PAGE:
Monday, September 19, 2005

The Chocolate Lady’s Shabes Ki Seytse Survival Guide



This week’s guide
is a tribute to the courageous peoples and rich cultures of our ravaged gulf coast. Joining the many cooks and writers who have devoted their spaces in recent weeks to the cuisines of Louisiana, and New Orleans in particular, I will be looking at a vegetable from Mississippi and environs. Like so many stories about the delta region, this one begins with Elvis.

My Elvis story

Around the time I got divorced I was up late a lot of nights and I watched some very unusual things on television. One such night I saw a very old talk show--I can't remember which--on which Elvis was a guest. He was talking about a vegetable that grew wild where he came from called "pork salad." He said that pork salad wasn't all that good, but folks were poor, and it grew wild all over the place, so everyone was cooking and eating it. One girl, however, was such a wonderful cook that she could make anything taste delicious, even pork salad, and in fact, he had written a song about this very girl, called "Pork Salad Annie." Then Elvis played the song, which I enjoyed very much.
Well, I hardly need to add I was up the rest of the night searching through all my (then very limited) cookbooks and reference books for pork salad to no avail. There was nothing in Craig Claiborne's Southern Cooking, nothing even in Waverly Root's huge encyclopedia. It was the mid-eighties.

The years rolled by and every time I came across a new culinary or botanical text I looked for pork salad. I couldn’t understand why I wasn’t finding it anywhere. How could such an important vegetable go undocumented?

The eureka moment came a few years later. I came across a description of a vegetable called POKE, or polk, or pokeweed, or poke salad, or (my favorite) poke salet, that was obviously what I was looking for. Elvis had called it poke salad, but I had heard pork salad. I had hyper-corrected the King's English!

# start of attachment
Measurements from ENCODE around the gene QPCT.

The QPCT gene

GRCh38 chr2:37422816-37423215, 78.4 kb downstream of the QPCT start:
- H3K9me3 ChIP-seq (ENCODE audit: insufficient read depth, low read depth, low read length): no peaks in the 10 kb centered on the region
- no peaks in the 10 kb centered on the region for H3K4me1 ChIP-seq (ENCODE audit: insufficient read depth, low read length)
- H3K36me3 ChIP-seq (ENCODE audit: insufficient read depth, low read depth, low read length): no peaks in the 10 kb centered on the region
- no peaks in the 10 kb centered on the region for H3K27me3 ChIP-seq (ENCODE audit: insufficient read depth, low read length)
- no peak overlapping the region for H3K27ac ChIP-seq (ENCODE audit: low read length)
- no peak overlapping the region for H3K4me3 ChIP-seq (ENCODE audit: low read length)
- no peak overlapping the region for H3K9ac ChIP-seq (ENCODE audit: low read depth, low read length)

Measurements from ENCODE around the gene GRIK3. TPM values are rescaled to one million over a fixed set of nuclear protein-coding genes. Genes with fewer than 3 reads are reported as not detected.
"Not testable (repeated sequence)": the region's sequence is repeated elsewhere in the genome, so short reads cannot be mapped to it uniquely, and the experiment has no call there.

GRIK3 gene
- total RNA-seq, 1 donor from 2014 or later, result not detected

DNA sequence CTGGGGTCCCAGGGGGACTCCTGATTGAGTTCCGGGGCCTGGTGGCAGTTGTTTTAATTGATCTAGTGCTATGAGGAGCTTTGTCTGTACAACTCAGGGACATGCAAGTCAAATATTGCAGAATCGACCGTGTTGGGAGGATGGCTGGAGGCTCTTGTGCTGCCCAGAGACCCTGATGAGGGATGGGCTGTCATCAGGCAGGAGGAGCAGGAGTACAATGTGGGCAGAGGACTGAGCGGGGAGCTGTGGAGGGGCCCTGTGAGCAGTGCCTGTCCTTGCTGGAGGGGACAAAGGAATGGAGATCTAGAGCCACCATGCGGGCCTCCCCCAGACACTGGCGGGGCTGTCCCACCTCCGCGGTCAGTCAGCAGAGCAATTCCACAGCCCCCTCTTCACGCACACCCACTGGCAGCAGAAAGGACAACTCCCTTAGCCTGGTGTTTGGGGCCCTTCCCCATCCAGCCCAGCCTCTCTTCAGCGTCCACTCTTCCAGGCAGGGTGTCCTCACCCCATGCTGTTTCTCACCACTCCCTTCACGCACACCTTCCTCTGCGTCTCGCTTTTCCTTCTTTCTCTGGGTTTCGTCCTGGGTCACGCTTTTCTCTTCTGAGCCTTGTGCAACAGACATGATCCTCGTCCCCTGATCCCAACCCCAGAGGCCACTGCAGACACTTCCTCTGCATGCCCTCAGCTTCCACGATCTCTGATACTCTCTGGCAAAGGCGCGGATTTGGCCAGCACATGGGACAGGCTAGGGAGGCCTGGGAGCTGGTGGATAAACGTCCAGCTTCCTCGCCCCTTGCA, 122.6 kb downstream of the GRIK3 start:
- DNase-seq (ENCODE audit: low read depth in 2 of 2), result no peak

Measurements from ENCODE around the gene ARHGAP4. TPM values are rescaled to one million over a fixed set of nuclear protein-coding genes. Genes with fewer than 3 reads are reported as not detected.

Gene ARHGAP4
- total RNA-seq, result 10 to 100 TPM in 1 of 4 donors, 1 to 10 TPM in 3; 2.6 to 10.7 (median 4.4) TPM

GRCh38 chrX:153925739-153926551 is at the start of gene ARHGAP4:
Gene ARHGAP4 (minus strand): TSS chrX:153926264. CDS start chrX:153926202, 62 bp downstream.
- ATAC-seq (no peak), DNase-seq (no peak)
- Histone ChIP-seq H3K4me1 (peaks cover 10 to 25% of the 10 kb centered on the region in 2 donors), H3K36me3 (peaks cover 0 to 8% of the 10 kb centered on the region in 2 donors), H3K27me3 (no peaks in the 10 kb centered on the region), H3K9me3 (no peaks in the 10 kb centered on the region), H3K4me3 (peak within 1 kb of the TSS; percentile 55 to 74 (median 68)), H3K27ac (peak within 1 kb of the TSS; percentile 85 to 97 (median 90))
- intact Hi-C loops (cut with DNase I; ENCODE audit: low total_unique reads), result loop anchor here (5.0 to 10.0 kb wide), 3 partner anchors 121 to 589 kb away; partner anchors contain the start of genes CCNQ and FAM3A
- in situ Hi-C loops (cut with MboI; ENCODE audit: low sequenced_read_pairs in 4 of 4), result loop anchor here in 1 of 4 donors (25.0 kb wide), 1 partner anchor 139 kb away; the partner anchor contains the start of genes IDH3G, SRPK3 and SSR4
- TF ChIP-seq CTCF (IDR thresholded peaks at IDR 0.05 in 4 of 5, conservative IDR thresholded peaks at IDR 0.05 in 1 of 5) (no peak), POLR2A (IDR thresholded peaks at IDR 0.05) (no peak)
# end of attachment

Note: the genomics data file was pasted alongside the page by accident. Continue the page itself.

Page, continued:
The Yiddish word for poke salad is alkermes fitolàc

For very helpful information on poke salad and some wonderful pictures, have a look at Wayne’s Word.

And here are Tony Joe White’s original words to Poke Salad Annie. Here are the words for Elvis’s version. I must have misremembered the interview where I thought I understood Elvis to be the author.

This week I made this beautiful green soup. I disclose reluctantly that I used chard rather than poke.

The Chocolate Lady’s Pokey-Leeky Soup

5 smallish zucchini
½ pound poke leaves (substitute chard, spinach, or watercress)
6 large leeks
olive oil
about six sprigs parsley (a little less than ¼ cup, minced)
small bunch dill (about ½ cup, minced)
milk
salt and Louisiana Tabasco sauce, to taste

Shred or slice the zucchini, salt lightly and allow to rest in a strainer or colander as you prepare the other vegetables. Carefully wash the greens and leeks. Cook the greens in boiling water. If using Poke, discard the cooking water. Chop the leaves. Slice the white and light green parts of the leeks. Heat the olive oil soup pot and add the leeks. Cook the leeks over low heat for about ten minutes. Add the zucchini and cook a few minutes more, add the greens and continue cooking a little longer. Now add four or five cups of the vegetable-cooking water or fresh water if you are using poke. Salt and simmer for 20 minutes or until everything is very tender. Puree the soup in batches. Add minced herbs and milk or other liquid to thin as needed. Test for seasonings.

Kashres and The King

In the 1966 film Spinout, Presley plays a singer who is also a racecar driver; he travels around with his band, which is also his pit crew. Late in the movie, the gang needs for some reason I can’t recall to persuade our hero that his car is not working. The king senses that things have gone a bit pear-shaped, but can’t figure out how. Furrowing his brow at the sabotaged engine, he mutters “Something here isn’t kosher.”

Bonus Poke Salad Trivia

Supporters of candidate James Knox Polk wore sprigs of poke salad in their buttonholes to express their allegiance.

Blah Blah Blah

"The Chocolate Lady’s Shabes Ki Seytse Survival Guide" is protected by copyright, and is provided at no cost, for your personal use only. You may share it with folks if you like, but only in its entirety including this notice. Any other form of republication, unless with prior written permission of the author, is strictly prohibited. Copyright © 2005 by Eve Jochnowitz.

200549

Claiborne, Craig. Craig Claiborne's Southern Cooking. 1st ed. New York: Times Books, 1987.

Root, Waverley Lewis. Food, an Authoritative and Visual History and Dictionary of the Foods of the World. New York: Simon and Schuster, 1980.

Schaechter, Mordkhe. Di Geviksn Velt in Yidish (Plant Names in Yiddish). New York: YIVO Institute for Jewish Research, 2005.


Questions? Comments? ASK THE CHOCOLATE LADY!

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